A page from Carter’s excavation diary contains the account of that Great Moment in his own handwriting. The hole in the door, the candle inserted, and Carnarvon asking: “Can you see anything?” The answer, Carter noted, was not the famous “yes, wonderful things” which he later claimed in subsequent records, but the less dramatic “yes, it’s wonderful.”

It was the beginning of an amazing scientific adventure that would last until December 1932, the 10 years it took to empty the tomb. Carnarvon died on April 5, 1923, without seeing the opening of the sarcophagus and the mummy of Tutankhamun, which was not examined until November 11, 1925. A letter from Carter to Egyptologist Alan Gardiner describes some of the emblematic artefacts observed in the antechamber: carts, beds with strange animal shapes, two life-size figures of guardians… “So far, it is Tutankhamun,” he writes.

Three Egyptian workers dismantle the wall between the antechamber and the burial chamber in Tutankhamun’s tomb.
Three Egyptian workers dismantle the wall between the antechamber and the burial chamber in Tutankhamun’s tomb. HARRY BURTON

Burton’s photos displayed in the exhibition are “the most famous archaeological images ever taken,” and these, together with the drawings of the different rooms of the tomb and the artefacts as they were discovered transport us to the key moments of the discovery. The exhibition also explains the conservation challenges faced by the archaeologists and the solutions they came up with to preserve the objects. Then there is documentation of the complex system of rails used to transport the tomb’s contents in wagons to the river to be shipped to the museum.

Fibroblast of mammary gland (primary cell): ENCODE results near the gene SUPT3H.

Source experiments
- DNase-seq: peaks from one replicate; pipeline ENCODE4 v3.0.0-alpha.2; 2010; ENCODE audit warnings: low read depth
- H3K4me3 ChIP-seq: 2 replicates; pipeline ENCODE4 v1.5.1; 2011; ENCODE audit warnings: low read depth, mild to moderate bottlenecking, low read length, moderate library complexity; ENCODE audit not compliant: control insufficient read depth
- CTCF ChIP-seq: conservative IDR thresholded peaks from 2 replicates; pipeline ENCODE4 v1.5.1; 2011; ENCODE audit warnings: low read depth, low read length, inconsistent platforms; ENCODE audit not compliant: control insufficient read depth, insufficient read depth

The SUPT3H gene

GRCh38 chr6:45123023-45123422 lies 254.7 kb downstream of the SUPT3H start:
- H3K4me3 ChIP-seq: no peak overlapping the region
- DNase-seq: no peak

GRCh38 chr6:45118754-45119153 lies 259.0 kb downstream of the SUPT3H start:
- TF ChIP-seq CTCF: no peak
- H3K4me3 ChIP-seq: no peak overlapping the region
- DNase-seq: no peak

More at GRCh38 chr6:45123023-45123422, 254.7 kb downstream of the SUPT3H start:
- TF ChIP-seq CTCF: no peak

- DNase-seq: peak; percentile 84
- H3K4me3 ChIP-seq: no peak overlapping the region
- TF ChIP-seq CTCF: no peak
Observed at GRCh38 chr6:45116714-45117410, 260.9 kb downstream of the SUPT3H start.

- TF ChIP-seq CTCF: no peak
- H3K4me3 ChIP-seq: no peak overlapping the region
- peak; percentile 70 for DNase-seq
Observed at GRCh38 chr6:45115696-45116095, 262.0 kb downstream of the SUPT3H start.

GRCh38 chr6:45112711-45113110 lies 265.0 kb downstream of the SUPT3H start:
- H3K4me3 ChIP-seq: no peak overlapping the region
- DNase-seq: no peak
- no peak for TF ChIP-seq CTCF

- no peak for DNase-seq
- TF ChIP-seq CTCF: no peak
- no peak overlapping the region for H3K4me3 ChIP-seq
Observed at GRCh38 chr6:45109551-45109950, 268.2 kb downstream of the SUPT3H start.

Particularly moving is a large portrait of an anonymous Egyptian boy photographed in 1927 by Burton wearing one of Tutankhamun’s necklaces, demonstrating how it would have been worn. Years later, Hussein Abd el Rasul, a member of the local Qurna family, identified himself as the sitter. The exhibition points out that “many stories have been told about the image and who the boy was and his role in the excavation.”

A group of Egyptian schoolchildren stopped in front of the photo the other day listening very attentively to the explanations of their teachers. Despite the lack of recognition for the Egyptians who worked on the tomb’s excavation, some names have nevertheless been salvaged thanks to the gratitude Carter expressed in his writings, such as the name of the foreman, Ahmed Gerigar and his colleagues Gad Hassan, Hussein Abu Awad and Hussein Ahmed Said.

Drawing by Carter of the artefacts located in the antechamber of Tutankhamun’s tomb.
Drawing by Carter of the artefacts located in the antechamber of Tutankhamun’s tomb.Griffith Institute